In the medium and long term, as policy priorities shift from addressing the urgency to building forward better, the financing for development agenda must support a countercyclical policy stance aimed at increasing employment and sustaining adequate growth. In this context, expanding public capital expenditures and outlays for productive transformation and greening the economy are key to fueling recovery efforts.

The report Priorities of Latin America and the Caribbean in relation to the financing for development global policy agenda proposes five policy actions to address both challenges.

A first policy action consists of the expansion and redistribution of liquidity from developed to developing countries through a massive issuance of the IMF’s Special Drawing Rights (SDRs). A hypothetical new issue and allocation of 500 billion SDRs would amount to $56 billion dollars in additional international reserves for Latin American and Caribbean economies.

The redistribution of liquidity can also be carried out by establishing multilateral funds, such as the Fund to Alleviate COVID-19 Economics (FACE) proposed by the Government of Costa Rica. FACE would be financed with resources from developed economies channeled through multilateral development banks and would comprise $516 billion dollars (3% of the GDP of low- and middle-income countries, or 0.7% of developed countries’ GDP).

A second policy action focuses on strengthening regional cooperation by improving the lending and response capacity of regional, subregional and national financial institutions, and reinforcing their linkages to multilateral development banks. It is also necessary to foster cooperation and coordination between regional, subregional and national development banks. National development banks have been key players in the provision of finance, committing the equivalent of $93 billion dollars in financial support for COVID-19 response.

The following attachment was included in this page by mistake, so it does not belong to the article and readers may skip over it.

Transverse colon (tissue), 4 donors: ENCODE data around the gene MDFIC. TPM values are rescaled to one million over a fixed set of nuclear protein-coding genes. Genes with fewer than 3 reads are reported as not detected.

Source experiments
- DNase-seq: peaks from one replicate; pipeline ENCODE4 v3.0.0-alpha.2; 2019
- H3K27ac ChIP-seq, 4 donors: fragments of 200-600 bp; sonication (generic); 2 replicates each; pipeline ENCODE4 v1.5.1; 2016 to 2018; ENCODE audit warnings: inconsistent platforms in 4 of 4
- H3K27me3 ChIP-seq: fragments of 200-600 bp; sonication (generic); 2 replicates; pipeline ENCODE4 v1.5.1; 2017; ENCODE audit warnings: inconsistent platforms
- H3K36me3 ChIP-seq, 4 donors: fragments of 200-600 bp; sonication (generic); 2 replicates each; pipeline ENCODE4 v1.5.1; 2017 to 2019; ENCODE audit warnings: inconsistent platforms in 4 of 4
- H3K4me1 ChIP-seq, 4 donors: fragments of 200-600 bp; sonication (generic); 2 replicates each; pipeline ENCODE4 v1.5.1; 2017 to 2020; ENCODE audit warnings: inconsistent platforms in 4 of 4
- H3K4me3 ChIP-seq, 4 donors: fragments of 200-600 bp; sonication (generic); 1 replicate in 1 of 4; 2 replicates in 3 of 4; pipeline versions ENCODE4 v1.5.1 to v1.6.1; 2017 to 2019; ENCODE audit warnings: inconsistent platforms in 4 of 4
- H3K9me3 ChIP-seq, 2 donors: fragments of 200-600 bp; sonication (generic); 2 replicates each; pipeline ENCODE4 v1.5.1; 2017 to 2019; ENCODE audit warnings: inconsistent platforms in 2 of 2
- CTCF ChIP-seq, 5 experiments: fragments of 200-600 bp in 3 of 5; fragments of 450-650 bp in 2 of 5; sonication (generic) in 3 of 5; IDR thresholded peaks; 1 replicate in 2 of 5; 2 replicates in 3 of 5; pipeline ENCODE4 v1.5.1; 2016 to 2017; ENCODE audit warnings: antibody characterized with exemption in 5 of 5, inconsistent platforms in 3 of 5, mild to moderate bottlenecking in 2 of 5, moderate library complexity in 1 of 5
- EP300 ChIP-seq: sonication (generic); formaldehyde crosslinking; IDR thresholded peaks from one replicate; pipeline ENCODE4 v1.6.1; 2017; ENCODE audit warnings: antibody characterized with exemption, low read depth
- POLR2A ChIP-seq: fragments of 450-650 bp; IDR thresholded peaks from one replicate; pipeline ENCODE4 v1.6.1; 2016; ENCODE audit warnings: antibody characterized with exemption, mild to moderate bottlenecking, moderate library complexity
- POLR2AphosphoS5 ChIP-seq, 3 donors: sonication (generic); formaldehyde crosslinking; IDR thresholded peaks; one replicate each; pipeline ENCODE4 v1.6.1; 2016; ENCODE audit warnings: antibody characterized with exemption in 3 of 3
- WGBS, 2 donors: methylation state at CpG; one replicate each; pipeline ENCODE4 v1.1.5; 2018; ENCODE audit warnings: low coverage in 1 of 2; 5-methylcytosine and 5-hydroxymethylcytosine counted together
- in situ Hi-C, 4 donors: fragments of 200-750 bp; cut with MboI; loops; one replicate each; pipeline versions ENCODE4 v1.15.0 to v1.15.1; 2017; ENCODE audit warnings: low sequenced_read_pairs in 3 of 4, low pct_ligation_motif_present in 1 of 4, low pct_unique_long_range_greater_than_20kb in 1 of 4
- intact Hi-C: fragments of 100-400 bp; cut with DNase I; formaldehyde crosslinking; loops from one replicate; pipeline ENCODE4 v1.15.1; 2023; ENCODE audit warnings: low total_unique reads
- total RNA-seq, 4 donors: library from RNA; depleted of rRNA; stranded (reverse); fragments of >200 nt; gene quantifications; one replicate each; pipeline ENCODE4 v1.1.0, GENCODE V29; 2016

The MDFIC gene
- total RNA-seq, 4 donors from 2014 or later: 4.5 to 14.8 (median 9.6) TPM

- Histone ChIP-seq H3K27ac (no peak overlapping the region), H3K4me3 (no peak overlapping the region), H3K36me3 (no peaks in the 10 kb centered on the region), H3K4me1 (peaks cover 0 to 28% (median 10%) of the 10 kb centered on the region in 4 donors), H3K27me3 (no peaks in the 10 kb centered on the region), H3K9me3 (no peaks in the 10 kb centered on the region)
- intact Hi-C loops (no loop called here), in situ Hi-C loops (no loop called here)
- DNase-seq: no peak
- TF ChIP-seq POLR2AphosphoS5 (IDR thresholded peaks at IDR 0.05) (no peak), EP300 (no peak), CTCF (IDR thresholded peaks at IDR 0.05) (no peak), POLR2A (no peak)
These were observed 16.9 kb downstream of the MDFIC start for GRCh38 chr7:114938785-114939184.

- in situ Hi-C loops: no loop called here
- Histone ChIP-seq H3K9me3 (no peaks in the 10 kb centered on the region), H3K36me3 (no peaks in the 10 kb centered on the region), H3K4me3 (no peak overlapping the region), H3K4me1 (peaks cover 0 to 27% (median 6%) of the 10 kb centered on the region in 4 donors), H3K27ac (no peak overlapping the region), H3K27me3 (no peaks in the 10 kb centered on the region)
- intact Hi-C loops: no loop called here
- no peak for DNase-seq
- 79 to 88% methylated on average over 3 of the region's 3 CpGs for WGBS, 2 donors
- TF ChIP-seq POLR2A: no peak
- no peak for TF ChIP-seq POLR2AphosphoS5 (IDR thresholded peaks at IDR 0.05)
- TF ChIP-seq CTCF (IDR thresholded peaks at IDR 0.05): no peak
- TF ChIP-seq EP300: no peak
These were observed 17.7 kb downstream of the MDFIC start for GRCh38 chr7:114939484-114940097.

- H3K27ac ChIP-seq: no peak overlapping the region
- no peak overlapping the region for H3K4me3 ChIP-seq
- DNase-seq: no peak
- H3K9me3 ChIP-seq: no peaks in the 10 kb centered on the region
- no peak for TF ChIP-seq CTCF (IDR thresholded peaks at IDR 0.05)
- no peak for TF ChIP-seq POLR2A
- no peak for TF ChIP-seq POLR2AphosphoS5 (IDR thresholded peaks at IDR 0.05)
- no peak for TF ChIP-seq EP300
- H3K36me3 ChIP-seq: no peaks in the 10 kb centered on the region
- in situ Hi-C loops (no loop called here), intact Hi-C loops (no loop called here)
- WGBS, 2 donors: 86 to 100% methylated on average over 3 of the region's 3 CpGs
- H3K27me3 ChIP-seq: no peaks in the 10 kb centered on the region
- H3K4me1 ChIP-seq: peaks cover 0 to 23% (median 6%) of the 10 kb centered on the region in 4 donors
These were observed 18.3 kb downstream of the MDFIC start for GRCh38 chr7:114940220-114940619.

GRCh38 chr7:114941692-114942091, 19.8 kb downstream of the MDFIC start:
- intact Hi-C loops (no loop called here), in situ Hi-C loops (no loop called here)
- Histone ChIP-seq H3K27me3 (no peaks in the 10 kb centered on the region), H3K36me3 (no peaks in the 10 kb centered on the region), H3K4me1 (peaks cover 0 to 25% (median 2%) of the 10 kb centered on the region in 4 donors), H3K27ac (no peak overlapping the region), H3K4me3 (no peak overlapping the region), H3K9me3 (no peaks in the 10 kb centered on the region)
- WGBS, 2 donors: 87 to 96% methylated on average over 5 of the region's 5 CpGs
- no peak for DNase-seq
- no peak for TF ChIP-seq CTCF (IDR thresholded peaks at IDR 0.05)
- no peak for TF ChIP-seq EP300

A third policy action consists of complementing access to increased finance with a drive to reform the international debt architecture, which would include the creation of a multilateral sovereign debt restructuring mechanism and the establishment of a multilateral credit rating agency. The Debt Service Suspension Initiative (DSSI) of the Group of Twenty (G20) must also be widened in scope to include all relevant stakeholders (meaning the private sector and multilateral institutions) and vulnerable middle-income countries, and it must be extended beyond 2021.

A fourth policy action entails providing countries with a set of innovative instruments aimed at improving debt repayment capacity and avoiding debt distress. These innovative instruments link countries’ repayment capacity to their exposure and vulnerability to natural disasters (as in the case of hurricane clauses) or to the ups and downs of the business cycle (such as income-linked bonds or state-contingent bonds).

As a fifth policy action, liquidity and debt reduction measures must be integrated into a financing for development strategy focused on building forward better. The current crisis should be seized not only as an opportunity to rethink the financing for development agenda of middle-income countries, but also as an occasion to reach broad social and political consensus to implement ambitious reforms in order to engage in a sustainable and egalitarian building back process.

Furthermore, recovery efforts must be centered on fostering resilience. The Caribbean Resilience Fund will function to attract large-scale, low-cost finance to address investment in green sectors, debt reduction through debt-for-climate-adaptation swaps, and support for investment in resilience-building projects. Apart from attracting concessional and other sources of financing, the Caribbean Resilience Fund would be financed through a debt reduction representing 12.2% of the Caribbean SIDS’ total public debt, amounting to just $7 billion dollars.

The document underscores that the policy orientation of Latin American and Caribbean countries is also crucial for building forward better.

“Countries can increase their policy space by eradicating tax avoidance and tax evasion, and by placing the weight of taxation on direct taxation, property and wealth taxes. They can also reorient public expenditure towards employment creation and transformative and environmentally sustainable activities. To this end, public expenditure should prioritize public investment, basic income, universal social protection, support for small and medium-sized enterprises (SMEs), digital inclusion and the development of green technologies,” it concludes.